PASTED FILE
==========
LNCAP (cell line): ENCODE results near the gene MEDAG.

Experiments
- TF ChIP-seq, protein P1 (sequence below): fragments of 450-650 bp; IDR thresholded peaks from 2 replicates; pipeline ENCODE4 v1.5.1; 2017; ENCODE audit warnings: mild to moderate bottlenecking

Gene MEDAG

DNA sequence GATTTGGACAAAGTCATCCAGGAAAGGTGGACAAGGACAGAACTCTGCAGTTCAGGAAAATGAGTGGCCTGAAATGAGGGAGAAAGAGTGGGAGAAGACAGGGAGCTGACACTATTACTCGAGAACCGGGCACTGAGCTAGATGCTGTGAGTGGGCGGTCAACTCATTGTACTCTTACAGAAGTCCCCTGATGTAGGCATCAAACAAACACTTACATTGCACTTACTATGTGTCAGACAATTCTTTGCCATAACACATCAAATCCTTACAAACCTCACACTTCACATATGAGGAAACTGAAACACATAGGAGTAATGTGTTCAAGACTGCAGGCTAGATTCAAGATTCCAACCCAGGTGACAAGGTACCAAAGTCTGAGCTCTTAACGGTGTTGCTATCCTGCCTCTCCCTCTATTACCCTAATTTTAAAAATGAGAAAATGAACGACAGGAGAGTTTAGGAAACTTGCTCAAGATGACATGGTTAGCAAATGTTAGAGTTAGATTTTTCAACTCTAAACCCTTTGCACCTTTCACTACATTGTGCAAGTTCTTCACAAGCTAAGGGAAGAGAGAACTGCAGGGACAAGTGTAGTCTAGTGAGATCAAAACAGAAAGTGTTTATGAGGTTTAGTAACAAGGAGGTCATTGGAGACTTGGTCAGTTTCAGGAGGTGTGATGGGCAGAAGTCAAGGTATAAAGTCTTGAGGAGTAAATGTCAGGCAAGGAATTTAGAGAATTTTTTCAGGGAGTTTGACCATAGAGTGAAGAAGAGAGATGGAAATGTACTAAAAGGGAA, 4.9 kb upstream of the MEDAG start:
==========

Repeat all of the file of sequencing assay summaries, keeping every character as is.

LNCAP (cell line): ENCODE results near the gene MEDAG.

Experiments
- TF ChIP-seq, protein P1 (sequence below): fragments of 450-650 bp; IDR thresholded peaks from 2 replicates; pipeline ENCODE4 v1.5.1; 2017; ENCODE audit warnings: mild to moderate bottlenecking

Gene MEDAG

DNA sequence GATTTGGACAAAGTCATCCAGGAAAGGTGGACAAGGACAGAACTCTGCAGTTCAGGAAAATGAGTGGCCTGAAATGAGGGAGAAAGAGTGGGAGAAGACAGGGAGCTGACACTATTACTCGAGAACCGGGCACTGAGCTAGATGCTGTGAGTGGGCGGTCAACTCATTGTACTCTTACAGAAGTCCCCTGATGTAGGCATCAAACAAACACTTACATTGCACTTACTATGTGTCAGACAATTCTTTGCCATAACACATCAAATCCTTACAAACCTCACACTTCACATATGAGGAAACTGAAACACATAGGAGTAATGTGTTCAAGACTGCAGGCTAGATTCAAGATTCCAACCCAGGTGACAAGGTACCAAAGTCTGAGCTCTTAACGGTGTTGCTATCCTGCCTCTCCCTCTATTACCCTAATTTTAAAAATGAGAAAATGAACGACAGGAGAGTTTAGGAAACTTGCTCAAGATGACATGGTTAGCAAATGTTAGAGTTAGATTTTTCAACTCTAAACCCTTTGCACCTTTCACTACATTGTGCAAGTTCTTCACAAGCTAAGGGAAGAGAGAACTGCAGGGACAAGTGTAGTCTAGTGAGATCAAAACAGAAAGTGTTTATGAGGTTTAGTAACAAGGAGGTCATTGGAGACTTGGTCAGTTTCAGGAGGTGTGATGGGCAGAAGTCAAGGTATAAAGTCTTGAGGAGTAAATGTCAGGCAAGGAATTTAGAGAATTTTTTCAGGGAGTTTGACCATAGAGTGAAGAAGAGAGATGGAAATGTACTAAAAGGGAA, 4.9 kb upstream of the MEDAG start: